With the exception of Joe Manganiello, there is nothing we like more than a fashion risk-taker. In this week’s installment of our weekly Instagram column on fashionable locals, we’ve snagged 23-year-old Fenway resident, Boston University student, blogger, and sartorial adventurer Annie Goldman (www.instagram.com/thefashionsauce). She ignores odd looks from strangers and forges ahead with her cinema-inspired, 1990s-loving ensembles. What will she be wearing this summer? “I’m getting lots of ideas from what Wesley Snipes and Woody Harrelson wore in ‘White Men Can’t Jump.’ ” And with that, it’s time to get to the questions.
Q. You are incredibly fortunate to have a mother who gave you fashion training. My mother’s advice to me was “Take off those parachute pants, you look like a fool.” What was the most valuable piece of advice she gave you?
A. My mother really is my ultimate style icon. She instilled in me the idea that fashion should be about self-expression, not status. Other than that, I think the most valuable fashion lessons she’s taught me are the importance of proper fit, and to avoid over-accessorizing.
Q. Film can be very educational when it comes to fashion. What has been the most influential movie for you?
A. Narrowing myself down to favorites makes me uncomfortable. The movie that influences my style depends on the story I want to experience that day. Last week, I was taking Netflix screen shots of the wardrobe in “Uptown Girls,” which I think represents eternal youth. This week I’m into Sarah Michelle Gellar’s posh, monochromatic look in “Cruel Intentions,” which is more indicative of someone who’s trying to seem older. Every time I watch “Eternal Sunshine of the Spotless Mind,” I threaten to dye my hair blue. One time I actually followed through. “Heathers,” “Casino,” and “Rosemary’s Baby” are big ones too. Movies provide a lens into fashion history, and they attach style to characters with relatable stories and emotions.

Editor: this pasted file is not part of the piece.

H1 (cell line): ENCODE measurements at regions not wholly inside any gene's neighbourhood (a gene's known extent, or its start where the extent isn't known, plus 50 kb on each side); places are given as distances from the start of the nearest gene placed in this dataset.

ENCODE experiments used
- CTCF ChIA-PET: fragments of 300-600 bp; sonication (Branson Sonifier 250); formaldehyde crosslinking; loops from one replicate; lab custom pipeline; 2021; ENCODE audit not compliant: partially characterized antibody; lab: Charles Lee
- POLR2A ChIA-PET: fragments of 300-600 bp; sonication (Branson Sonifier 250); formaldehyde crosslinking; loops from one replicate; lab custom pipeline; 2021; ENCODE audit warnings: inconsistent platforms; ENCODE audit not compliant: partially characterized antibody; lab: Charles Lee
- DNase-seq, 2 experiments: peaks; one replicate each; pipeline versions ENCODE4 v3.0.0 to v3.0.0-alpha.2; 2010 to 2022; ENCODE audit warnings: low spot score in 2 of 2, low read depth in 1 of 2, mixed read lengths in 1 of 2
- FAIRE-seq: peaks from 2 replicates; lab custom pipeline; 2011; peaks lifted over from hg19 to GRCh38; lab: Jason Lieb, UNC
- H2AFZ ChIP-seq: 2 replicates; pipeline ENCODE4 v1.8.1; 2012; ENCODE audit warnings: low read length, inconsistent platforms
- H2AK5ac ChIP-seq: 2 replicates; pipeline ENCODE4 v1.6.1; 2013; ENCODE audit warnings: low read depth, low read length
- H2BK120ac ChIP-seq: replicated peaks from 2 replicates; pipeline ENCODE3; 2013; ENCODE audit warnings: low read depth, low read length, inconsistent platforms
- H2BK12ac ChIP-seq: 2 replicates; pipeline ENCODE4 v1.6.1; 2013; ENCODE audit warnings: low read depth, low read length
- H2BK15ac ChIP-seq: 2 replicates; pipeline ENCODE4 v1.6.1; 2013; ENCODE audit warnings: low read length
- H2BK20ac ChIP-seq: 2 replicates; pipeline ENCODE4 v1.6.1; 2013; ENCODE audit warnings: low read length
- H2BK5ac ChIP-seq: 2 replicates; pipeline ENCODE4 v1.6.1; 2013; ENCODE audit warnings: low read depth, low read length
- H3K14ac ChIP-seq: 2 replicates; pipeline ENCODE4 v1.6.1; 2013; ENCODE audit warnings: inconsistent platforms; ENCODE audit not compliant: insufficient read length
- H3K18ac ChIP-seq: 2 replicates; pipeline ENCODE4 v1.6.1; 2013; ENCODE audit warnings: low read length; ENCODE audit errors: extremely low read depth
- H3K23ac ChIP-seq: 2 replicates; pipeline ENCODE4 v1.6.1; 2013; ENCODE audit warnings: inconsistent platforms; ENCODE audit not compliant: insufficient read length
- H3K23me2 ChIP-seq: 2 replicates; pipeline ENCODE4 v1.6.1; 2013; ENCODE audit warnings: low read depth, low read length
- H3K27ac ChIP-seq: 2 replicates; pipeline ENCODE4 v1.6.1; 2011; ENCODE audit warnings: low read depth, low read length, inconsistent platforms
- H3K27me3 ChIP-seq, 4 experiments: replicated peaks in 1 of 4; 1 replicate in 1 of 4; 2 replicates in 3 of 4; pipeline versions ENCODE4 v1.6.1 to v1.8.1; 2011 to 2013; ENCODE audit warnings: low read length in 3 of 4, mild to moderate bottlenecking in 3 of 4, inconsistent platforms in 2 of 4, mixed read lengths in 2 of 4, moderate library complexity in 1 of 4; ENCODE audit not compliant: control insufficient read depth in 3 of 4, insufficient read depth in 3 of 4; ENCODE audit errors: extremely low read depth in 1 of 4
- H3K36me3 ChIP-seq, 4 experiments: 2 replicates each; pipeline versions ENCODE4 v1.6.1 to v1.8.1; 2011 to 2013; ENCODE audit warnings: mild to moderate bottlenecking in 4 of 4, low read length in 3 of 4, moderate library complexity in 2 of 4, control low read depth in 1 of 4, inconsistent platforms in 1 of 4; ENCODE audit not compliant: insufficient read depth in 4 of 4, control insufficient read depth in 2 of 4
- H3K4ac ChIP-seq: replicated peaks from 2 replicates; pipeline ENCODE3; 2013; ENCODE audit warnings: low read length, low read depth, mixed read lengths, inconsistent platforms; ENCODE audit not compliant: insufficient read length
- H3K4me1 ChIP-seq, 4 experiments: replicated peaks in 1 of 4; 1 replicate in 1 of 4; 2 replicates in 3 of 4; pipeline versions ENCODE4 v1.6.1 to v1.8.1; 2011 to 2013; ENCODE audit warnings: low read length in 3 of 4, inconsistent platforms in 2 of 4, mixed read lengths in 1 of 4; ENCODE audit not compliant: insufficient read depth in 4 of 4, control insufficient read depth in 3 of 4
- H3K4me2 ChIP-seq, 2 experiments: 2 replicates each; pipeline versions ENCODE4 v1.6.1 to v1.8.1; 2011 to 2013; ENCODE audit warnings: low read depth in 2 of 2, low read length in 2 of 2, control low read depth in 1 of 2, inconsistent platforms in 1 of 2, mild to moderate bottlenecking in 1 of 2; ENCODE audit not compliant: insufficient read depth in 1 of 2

Q. What is it about the fashion of the 1990s that appeals to you?
A. To me, pretty much every major style that emerged in the 1990s — minimalism, grunge, crop tops, and blue nail polish — exude both effortlessness and confidence. I think those are the best qualities an outfit can have.
Q. I’ve found that people equate fashion with frivolity and limited intellect. Have you ever encountered discrimination as a result of your interest in style?
A. Constantly. My harshest encounter was in the sixth grade. I was struggling in my physics class. I don’t think that’s so shocking or shameful for an 11-year-old. I made lots of effort to improve, but the teacher couldn’t see past my interest in fashion. My mother, tutor, and I suggested many ways the teacher could help me, but she blew us off, telling my mom that she wouldn’t change her teaching methods to accommodate “the slowest kid in class.” Then, when I bombed the next test, she pulled me out of the classroom to tell me I had failed because I was “just like Cher in ‘Clueless,’ ” and that I viewed school as “nothing more than a fashion show.” She didn’t give me the opportunity to defend myself. It was a major blow to my academic confidence, especially since, unlike Cher, I had actually attempted to raise my grade through honest means.
Interview was condensed and edited. Want to be featured as our next Instagram style star? Hashtag your photos #BostonSnap. Christopher Muther can be reached at firstname.lastname@example.org. Follow him on Twitter @Chris_Muther.